Storytime links preschoolers with special ed students in downtown Farmington public library

Each Tuesday morning, in the lower level of downtown Farmington’s public library, an unabashedly joyful, hug-filled reunion happens in the children’s department.

For that’s when a group of young adult students from Visions Unlimited – Farmington Public Schools’ post-secondary school for students (ages 18 to 26) with physical and/or developmental disabilities – arrive to not just attend, but be an active part of, the library’s weekly preschool storytime.

“(Max) tells everybody about his Tuesday library job,” says VU parent Colleen Van Camp. “He reads to preschoolers and often helps with puppets and other toys that incorporate the children’s story. It has given him confidence, purpose, social skills, responsibility, and pure joy.”

Maria Showich-Gallup leads Visions Unlimited storytime. Photo by Nick Hagen.

The community partnership between the library and VU began about seven years ago, when a para-pro brought her own children to storytime and asked children’s librarian Maria Showich-Gallup about possibly, in the future, bringing a couple of VU students to help out.

“In the back of my head, this voice was saying, ‘Don’t say no, don’t say no, don’t say no,’” says Showich-Gallup, who’s worked at Farmington’s downtown library for 19 years. “So then I told her, ‘Let’s start off with students doing the nursery rhyme,’ … and it just grew from there. … I was never so happy in my life to have not said ‘no.’ … It became such a win-win. The library staff and families that come to storytime probably get even more out of it than the (VU) students do.”

“We see the same kids each week, so we learn kids’ names, and they say ‘hi’ to us, and the parents are always happy to see us, too,” says VU teacher Lisa Wiltrakis.

Maria Showich-Gallup leads Visions Unlimited storytime. Photo by Nick Hagen.

“It’s a great place to be, and it puts us all in our happy place,” says a VU student named Alexandria.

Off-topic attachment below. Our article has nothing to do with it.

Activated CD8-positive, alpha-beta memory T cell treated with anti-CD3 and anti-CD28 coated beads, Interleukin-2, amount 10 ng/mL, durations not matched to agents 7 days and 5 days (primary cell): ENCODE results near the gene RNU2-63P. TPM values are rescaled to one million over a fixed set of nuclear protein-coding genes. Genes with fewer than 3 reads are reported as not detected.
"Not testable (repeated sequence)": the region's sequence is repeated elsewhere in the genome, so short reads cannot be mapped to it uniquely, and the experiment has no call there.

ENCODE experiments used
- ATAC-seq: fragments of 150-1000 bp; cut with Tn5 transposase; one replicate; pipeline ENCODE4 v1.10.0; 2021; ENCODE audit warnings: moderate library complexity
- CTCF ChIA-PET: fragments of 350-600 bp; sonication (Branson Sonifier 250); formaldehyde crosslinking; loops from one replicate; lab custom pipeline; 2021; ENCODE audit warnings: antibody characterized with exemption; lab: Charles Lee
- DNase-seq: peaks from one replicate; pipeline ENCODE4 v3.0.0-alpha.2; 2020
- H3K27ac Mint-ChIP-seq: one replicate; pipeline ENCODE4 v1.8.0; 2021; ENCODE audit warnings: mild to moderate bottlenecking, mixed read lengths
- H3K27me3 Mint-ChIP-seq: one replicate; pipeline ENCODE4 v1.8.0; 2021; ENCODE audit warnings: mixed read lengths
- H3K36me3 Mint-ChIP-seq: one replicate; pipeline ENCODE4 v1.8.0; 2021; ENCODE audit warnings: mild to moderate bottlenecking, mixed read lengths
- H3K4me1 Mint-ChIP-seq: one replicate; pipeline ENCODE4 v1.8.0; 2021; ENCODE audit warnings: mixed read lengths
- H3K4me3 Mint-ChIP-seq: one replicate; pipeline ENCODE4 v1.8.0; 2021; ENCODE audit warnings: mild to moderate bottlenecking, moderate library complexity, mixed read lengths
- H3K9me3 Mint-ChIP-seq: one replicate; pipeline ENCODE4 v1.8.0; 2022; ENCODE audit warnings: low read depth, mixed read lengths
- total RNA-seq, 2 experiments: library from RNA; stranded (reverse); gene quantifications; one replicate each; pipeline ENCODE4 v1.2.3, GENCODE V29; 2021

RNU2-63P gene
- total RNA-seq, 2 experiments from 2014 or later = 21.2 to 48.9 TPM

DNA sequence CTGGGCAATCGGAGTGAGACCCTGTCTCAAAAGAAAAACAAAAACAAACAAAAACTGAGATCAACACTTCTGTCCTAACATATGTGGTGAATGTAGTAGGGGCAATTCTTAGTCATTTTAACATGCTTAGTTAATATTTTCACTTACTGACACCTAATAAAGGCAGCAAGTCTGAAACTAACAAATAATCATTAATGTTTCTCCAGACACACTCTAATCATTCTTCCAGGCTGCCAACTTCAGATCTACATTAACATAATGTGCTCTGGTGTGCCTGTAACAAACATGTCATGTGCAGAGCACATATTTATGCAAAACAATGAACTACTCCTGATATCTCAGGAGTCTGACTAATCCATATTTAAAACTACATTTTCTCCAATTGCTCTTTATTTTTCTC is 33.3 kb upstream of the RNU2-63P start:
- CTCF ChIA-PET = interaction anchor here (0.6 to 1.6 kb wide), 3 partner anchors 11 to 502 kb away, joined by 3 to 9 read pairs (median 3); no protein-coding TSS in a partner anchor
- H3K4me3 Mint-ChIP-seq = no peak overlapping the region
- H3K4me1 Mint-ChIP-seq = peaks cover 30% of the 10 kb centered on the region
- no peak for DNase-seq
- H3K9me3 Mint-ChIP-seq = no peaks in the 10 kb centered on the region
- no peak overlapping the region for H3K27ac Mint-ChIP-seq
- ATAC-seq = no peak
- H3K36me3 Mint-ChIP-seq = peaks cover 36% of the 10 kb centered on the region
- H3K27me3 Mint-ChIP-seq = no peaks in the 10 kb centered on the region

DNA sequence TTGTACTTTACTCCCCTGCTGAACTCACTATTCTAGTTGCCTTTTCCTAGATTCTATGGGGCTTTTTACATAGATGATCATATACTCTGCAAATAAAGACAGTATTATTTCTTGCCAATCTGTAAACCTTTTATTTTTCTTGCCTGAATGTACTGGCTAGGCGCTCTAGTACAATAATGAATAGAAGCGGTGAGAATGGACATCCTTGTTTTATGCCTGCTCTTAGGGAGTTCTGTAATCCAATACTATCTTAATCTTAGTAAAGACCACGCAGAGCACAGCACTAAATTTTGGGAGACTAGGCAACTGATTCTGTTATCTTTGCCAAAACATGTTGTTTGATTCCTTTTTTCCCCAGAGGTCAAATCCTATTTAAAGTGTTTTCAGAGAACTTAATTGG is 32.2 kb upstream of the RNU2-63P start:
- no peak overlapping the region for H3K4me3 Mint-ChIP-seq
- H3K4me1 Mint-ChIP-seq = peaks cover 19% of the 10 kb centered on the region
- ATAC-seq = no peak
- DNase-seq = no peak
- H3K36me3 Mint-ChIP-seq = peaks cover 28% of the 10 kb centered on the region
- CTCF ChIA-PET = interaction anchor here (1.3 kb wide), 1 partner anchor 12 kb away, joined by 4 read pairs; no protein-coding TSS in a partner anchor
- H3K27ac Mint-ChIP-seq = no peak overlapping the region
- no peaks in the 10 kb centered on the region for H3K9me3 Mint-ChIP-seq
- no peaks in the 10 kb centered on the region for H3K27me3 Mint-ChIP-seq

VU, located on Freedom Road, aims to give students opportunities to acquire skills, grow more independent, and be part of the local community. In addition to the library, VU students regularly help out (and sell crafts) at Northville’s Mod Market; volunteer at Farmington C.A.R.E.S., sorting donated clothing, food, etc.; and visit businesses like Target, Fresh Thyme, the post office and more to hear about what it’s like to work in these places. Sometimes, they even travel by Smart Bus in order to learn how to navigate their way around town.

And one recently launched outgrowth of VU’s positive relationship with the library involves a weekly, on-site book discussion group, helmed by children’s librarian Rebecca Ross.

“I read an article in School Library Journal about book groups that were started specifically for people with disabilities, because many times, as the article stated, they don’t feel welcome,” says Ross. “We have such a good relationship with Visions, and I thought this could make that even stronger. They come here for storytime, so I thought we could bring something to them.”

Plus, VU students regularly create hand-crafted items they can sell to raise money for their programs, and this past year, they’ve held sales – in advance of Mother’s Day and the year-end holidays – in Farmington’s downtown library event/meeting room. (Another one will happen, in fact, later this fall.)

Visions Unlimited storytime.

“Our students have more challenges than most people, and helping them find things they are good at, and things they can be successful at, is important,” said VU special education para-pro Dara Weber. “ … They create beautiful things – cards, sun catchers, yard art, paper, and coasters. When they see something they either helped make or an idea that they came up with getting turned into something tangible, it is a source of pride.”

VU students also have the ability to sometimes turn a less-than-optimal situation around. One VU student, who has since graduated from the program, came (with her family) dressed as Peter Pan to a library event that was supposed to be a meet-and-greet with Tinkerbell. When the fairy failed to appear, Showich-Gallup asked the student if she’d be willing to pose in a few photos with kids in attendance.

“She said yes,” says Showich-Gallup. “She didn’t want to wear her hat, but that was OK. And she was just someone who liked to come to library programs beyond storytime and help.”

Showich-Gallup and her fellow children’s librarians often visit VU for special events and programs, continuing to build on the warm friendship forged at the library’s storytime.

“Our librarians see things differently,” says Weber. “They see people (as) being able to learn, no matter their age or appearance. They don’t have pre-set filters. In their eyes, we are all learners.”

The admiration is definitely mutual.

“(VU students) come here, and they’re just always so happy,” says Showich-Gallup. “They bring us so much joy. They always have a really good attitude about things, and we’re so happy to see them that I always think, no matter what’s going on, if they’re coming, today’s going to be a great day.”